Everyman's Library has collected 18 stories published over the course of 50 years that John Updike wrote about a married couple known as Richard and Joan Maple. Review here:
A second important point about these pieces is that read in sequence, they give a beautifully condensed view of Updike's style as it developed, changed, and shifted over the course of his long career. "Snowing in Greenwich Village," which marked the first appearance of Richard and Joan Maple, appeared in The New Yorker in 1956, when the author was a mere 24 years of age. It is full of portents of what would become his mature style — he is already, for instance, finding the oddest things "poignant" — but it is still the half-baked work of a young man trying to find his own voice and that of his characters. Four years later, with "Wife-Wooing," he experiments with a Joycean floridity that does not quite suit him and that he would eschew in later fiction; but we begin, also, to observe the crystalline descriptive gifts that would mark his best work. Here, for instance, he describes the family eating dinner around the fire: "The girl and I share one half-pint of potatoes; you and the boy share another; and in the center, sharing nothing, making simple reflections within himself like a jewel, the baby, mounted in an Easybaby, sucks at his bottle with frowning mastery, his selfish, contemplative eyes stealing glitter from the center of the flames."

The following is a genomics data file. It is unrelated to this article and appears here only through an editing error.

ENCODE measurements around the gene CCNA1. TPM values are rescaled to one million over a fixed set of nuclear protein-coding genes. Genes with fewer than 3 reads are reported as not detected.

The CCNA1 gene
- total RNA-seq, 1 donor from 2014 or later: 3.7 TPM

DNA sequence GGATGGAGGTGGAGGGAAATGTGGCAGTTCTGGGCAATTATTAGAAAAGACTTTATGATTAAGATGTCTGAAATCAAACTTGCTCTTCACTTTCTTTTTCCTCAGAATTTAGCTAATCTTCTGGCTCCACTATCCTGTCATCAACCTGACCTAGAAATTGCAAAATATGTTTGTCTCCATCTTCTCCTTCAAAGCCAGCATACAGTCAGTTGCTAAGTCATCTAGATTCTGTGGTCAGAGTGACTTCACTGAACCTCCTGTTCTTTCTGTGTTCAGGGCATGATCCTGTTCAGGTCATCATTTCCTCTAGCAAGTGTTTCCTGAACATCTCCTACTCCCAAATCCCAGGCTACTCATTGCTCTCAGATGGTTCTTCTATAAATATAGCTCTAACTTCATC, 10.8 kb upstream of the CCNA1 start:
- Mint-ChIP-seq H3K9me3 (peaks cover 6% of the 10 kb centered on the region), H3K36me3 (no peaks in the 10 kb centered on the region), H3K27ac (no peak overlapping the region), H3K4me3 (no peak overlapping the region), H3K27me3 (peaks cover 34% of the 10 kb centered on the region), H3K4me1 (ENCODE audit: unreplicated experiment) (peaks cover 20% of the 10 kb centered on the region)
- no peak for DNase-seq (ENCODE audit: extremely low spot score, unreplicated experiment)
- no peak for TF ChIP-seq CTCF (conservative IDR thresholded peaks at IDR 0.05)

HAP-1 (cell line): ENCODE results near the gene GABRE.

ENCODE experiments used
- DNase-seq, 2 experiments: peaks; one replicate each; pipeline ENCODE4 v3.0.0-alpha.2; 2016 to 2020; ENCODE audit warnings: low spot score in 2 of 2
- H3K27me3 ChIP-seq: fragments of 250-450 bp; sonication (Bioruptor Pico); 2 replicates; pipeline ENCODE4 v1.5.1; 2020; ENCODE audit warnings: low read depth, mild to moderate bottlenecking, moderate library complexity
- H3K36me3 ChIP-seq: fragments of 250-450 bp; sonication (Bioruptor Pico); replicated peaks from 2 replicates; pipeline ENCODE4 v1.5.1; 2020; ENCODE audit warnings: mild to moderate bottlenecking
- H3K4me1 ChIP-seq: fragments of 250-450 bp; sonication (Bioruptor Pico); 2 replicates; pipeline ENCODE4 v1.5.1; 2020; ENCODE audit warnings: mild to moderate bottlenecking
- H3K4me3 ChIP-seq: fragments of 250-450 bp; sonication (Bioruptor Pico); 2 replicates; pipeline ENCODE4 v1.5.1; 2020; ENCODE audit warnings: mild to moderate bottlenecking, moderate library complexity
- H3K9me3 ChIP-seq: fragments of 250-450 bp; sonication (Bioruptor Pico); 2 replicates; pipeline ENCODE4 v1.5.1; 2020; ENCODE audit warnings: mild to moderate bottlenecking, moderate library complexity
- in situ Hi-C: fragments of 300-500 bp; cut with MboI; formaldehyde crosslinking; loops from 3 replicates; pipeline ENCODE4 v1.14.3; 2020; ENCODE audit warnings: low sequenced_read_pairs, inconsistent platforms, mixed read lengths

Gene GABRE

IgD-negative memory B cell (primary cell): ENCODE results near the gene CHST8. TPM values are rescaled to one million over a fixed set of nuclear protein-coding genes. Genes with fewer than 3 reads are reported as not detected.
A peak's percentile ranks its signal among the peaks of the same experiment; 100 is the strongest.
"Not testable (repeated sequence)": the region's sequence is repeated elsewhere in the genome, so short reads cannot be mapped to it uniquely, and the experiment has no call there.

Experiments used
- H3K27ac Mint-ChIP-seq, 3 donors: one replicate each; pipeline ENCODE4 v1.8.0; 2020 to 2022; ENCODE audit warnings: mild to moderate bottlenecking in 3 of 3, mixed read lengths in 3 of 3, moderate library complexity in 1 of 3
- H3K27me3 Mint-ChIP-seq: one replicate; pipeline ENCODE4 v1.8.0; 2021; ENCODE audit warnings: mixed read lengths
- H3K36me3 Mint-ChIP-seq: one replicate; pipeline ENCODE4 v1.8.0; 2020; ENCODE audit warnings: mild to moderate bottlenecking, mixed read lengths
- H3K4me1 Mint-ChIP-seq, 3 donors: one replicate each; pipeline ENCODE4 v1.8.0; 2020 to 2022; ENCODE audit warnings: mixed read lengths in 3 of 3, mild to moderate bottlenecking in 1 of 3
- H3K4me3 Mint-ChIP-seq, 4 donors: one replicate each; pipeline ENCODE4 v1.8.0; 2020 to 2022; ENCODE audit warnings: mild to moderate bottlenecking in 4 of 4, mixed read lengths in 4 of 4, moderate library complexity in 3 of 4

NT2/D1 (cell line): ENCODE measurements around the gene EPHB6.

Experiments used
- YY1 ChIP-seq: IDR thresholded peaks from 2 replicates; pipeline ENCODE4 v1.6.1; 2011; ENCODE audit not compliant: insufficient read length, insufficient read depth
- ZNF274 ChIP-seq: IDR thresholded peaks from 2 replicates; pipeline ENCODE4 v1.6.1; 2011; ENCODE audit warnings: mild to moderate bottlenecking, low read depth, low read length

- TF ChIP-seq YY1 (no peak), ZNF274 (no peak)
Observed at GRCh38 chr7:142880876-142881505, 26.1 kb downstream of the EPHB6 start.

By the time Updike gets to "Giving Blood" in 1963, he has grown into his adult assurance . . .
Sounds pretty good, although probably for the uninitiated like me there's far more basic Updike texts to get to first.